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Florida Holds Child-Murder Suspect

No decision has been made whether to seek the death penalty for the registered sex offender Florida police say confessed to strangling a 13-year-old girl.

David Onstott, 36, was ordered held without bond at an arraignment Monday. He was charged with first-degree murder Sunday, after the registered sex offender allegedly confessed to killing the girl, saying he got into an argument with her and he choked her to death in her home.

Over the weekend, deputies found Sarah Lunde's partially-clothed body floating in a pond near the child's home, reports CBS News Correspondent Jim Acosta.

During the arraignment, Onstott did not speak.

"You don't have to make any plea at all," Judge Walter Heinrich told him. "But understand very clearly, make absolutely no mistakes: If you plead guilty today, you're going to be sentenced to jail time. The only question: how long in jail I'm going to give you."

Sarah was last seen April 9, shortly after returning home from a church trip. Early the next morning, Onstott paid an unexpected visit to the family's home to look for Sarah's mother, Kelly May Lunde, whom he once dated, Hillsborough County Sheriff David Gee said.

After Sarah let Onstott into the house, they got into an argument and Onstott put her in a choke hold and killed her, Gee said.

"You are talking about a person who would murder a child. Who knows what's in his mind," Gee said.

"I think that there are only two people that really know what happened during those early morning hours, and one of them can't tell us any more," Gee said on CBS News' The Early Show. "So we're getting his side of the story and I think we're going to have to wait for the forensic evidence to help us make a better determination of what actually happened."

Sarah's 17-year-old brother came home later and found the front door wide open and his sister gone, but the family initially assumed Sarah had gone to a friend's house. She was not reported missing until April 11.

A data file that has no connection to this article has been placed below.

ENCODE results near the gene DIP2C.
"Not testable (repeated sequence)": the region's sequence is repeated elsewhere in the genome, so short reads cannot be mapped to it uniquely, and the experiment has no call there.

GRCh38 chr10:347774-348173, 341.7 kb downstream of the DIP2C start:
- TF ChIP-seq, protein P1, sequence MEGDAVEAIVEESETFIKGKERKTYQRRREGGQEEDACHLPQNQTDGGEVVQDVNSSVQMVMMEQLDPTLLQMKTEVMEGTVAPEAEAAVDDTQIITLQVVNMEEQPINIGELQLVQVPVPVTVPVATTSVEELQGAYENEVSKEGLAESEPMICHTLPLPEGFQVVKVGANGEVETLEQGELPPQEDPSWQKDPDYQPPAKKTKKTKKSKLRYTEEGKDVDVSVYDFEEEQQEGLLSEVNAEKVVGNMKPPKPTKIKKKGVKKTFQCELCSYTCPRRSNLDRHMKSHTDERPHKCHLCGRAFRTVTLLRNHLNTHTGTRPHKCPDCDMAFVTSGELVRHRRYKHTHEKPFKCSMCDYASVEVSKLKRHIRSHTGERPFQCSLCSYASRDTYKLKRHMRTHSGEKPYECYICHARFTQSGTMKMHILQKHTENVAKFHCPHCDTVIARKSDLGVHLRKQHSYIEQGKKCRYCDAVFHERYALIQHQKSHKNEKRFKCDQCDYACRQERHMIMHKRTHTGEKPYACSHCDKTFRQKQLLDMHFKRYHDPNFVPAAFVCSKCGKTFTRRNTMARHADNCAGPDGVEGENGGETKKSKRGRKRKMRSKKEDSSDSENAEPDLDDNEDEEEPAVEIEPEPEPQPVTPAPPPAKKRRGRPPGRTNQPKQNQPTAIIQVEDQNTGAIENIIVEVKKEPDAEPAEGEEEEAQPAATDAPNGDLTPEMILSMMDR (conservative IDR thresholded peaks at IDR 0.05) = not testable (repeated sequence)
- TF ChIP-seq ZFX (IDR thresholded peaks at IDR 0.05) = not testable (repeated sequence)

Gee said Onstott "went to great effort to keep her body from being discovered."

Onstott, who spent 5 1/2 years in prison after being convicted in 1995 of raping an adult acquaintance, has been held without bail in the Hillsborough County Jail since Tuesday on unrelated charges.

Another young Tampa-area girl, Jessica Lunsford, allegedly was murdered by a convicted child molester last month.

And CBS' Acosta reports that convicted sex offenders are four times more likely to repeat their crimes than non-sex offenders. Victims' families say registering these criminals on state Web sites is not nearly enough to prevent a criminal act from happening again.

"For many kinds of sex offenders there really is no such thing as rehabilitation for them," University of Louisville criminologist Richard Tewksberry told Acosta.


Sarah's relatives and members of her First Apostolic Church congregation turned out in droves Sunday to tearfully mourn the loss of the girl. Her young friends dropped to their knees and wept.

"It's been terrible," sobbed Leslie Fontana, Sarah's best friend.

Sarah's mother was too shaken to talk Sunday, but her brother Larry May said: "It's devastating, it's just unbelievable."

"Everybody has things they wished they'd done — spending more time with their children or keeping in closer contact," May said.

Among the mourners were Mark Lunsford, Jessica's father, and Roy Brown, whose daughter Amanda was murdered in 1997 by a convicted child molester in Tampa.

Both men had lent their support to the Lunde family this past week and Lunsford had helped search for Sarah, saying some of her family had helped search for his daughter in February.

"It's sad that it takes something like this to bring a community together," Lunsford said. "America needs to wake up. The next child could be yours."

But there's no easy solution to the abundance of state-registered sex offenders. Moreover, state legislation would be required before offenders could be monitored more closely.

"There's way too many sex offenders to realistically expect us to monitor them all carefully and closely," Tewksberry told Acosta.

Church members said that on any other Sunday, Sarah would have spent the afternoon walking with other church members to nearby homes to hand out Bibles.

The church had become her refuge from troubles in her life, including times when she had run away from home.

"People asked me why did she come here, why did she spend her time here," said Matt Fontana, the youth minister at the church. "Because she found love here ... Now she's in heaven."

The small church normally draws only about 50 congregants for morning services, but its pews were filled with more than double that Sunday.

Sarah had started coming to the church three years ago on her own and no other members of her family attended with her, church leaders said. She often would call two or three families to arrange for a ride and they'd all show up to get her.

"Every Sunday we talked about who was going to pick up Sarah," Sherry Cook said. "I can't believe we're not picking her up this morning."